William Shatner vs. the Gremlin in NIghtmare at 20,000 Feet

“Nightmare at 20,000 Feet:” Matheson’s style was tailor-made for The Twilight Zone, with many of his tales providing their most memorable episodes. Chief among them was this blood-curdler with William Shatner as a man recovering from an airplane-induced nervous breakdown, who sees a gremlin on the wing of the plane as it goes through a storm.

Many of Matheson’s other Twilight Zone scripts would provide equally-memorable material — “Little Girl Lost,” about a child who slips into a limbo-dimension from which her parents must rescue her, was borrowed almost wholesale for Poltergeist, while “Steel,” pitting Lee Marvin against a robot boxer, was redone as the more family-friendly feel-good tale Real Steel in recent years. In the 1980s Twilight Zone revival, Matheson’s tale “Button, Button,” about a box that will give you a million dollars while killing a complete stranger, was adapted, which later formed the basis for the bizarre Richard Kelly film The Box.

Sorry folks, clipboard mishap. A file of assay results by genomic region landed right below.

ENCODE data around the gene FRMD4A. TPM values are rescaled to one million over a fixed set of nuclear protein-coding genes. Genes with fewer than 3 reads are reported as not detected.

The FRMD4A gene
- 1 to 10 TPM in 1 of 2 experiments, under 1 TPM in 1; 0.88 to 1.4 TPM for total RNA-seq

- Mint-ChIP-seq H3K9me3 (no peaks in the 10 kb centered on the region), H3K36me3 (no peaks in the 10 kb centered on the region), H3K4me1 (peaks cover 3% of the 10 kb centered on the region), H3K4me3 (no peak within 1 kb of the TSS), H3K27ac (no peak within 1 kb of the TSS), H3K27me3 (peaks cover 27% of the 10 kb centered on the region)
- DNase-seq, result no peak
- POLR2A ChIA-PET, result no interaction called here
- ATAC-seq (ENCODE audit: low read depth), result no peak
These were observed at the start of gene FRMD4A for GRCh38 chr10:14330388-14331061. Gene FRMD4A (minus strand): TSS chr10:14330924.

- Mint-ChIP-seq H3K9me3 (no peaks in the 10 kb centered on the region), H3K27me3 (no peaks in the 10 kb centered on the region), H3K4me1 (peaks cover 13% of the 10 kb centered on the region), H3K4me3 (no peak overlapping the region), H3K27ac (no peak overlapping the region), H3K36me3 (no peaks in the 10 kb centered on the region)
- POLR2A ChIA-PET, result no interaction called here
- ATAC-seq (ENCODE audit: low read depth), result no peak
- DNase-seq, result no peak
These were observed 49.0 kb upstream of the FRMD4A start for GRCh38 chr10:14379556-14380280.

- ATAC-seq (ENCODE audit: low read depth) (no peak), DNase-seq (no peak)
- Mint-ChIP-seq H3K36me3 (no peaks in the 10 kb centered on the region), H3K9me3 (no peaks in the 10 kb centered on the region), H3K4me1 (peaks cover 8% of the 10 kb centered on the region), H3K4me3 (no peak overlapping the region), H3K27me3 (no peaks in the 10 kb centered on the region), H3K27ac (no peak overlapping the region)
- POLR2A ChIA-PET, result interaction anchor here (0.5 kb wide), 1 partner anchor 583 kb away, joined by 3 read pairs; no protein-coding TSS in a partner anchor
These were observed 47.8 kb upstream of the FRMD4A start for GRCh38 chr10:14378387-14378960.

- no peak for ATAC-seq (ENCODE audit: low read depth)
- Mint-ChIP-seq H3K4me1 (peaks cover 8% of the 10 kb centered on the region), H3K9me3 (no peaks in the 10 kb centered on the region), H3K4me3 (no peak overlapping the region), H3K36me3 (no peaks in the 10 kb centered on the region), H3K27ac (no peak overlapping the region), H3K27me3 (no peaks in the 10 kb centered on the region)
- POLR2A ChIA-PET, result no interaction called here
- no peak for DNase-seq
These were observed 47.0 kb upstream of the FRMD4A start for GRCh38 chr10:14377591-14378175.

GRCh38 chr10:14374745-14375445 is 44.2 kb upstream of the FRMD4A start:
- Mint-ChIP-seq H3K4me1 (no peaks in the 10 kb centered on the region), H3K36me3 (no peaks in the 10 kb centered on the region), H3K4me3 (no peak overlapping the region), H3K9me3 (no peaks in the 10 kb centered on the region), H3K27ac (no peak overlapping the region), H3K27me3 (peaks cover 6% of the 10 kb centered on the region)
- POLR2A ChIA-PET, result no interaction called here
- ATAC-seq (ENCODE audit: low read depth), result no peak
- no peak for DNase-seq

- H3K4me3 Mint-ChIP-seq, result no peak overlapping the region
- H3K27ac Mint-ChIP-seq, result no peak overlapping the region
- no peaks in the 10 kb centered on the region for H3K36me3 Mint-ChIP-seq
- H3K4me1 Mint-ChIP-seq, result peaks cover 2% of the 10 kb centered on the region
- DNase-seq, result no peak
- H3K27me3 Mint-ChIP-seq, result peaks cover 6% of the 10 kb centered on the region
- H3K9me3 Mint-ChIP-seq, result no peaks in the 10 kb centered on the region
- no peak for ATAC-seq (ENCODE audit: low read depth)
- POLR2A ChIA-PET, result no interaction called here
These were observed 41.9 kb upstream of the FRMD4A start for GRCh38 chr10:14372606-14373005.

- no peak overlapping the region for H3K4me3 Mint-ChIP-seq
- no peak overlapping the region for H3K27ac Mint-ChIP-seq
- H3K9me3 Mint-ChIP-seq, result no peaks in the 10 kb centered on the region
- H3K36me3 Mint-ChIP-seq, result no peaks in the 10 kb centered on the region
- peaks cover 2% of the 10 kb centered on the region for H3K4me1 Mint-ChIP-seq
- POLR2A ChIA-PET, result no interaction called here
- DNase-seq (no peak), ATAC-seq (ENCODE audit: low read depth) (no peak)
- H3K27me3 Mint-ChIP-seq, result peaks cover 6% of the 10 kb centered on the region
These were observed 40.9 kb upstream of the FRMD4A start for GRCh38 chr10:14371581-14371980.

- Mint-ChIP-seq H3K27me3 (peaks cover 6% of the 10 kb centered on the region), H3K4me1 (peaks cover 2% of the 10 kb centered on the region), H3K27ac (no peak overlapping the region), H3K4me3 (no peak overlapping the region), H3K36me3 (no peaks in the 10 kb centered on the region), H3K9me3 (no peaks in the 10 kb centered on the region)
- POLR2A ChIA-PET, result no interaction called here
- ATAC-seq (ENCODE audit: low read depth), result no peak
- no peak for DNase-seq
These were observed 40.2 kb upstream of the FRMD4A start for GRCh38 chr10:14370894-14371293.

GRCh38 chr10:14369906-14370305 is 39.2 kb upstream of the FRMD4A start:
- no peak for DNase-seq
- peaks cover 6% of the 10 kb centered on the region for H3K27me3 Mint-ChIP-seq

The Monstrous Monster Truck from Duel

Duel: After a few other TV assignments, Steven Spielberg got his first big break with this 1971 TV-movie adaptation of Matheson’s story about a mild-mannered everyman (Dennis Weaver), whose cutting-off of an unseen trucker in a massive rig on a desert road leads to a life-or-death struggle. Artfully shot by Spielberg, the film was such a hit that it later got a theatrical release, and remains a classic (the truck used in the film was in Charlotte last year as part of a monster movie convention, where a dollar would let you sit in the cab and honk the horn).

The Night Stalker: Matheson’s adaptation of an unpublished novel about a newspaper reporter (Darren McGavin) who discovers a series of murders are being committed by a vampire was such a surprise hit that it not only spawned a sequel but a television series, with McGavin’s Carl Kolchak encountering a different supernatural threat every week. Chris Carter later stated this was one of the biggest influences on his hit series The X-Files; the series also provided the first TV job for a young David Chase, who would go on to create The Sopranos.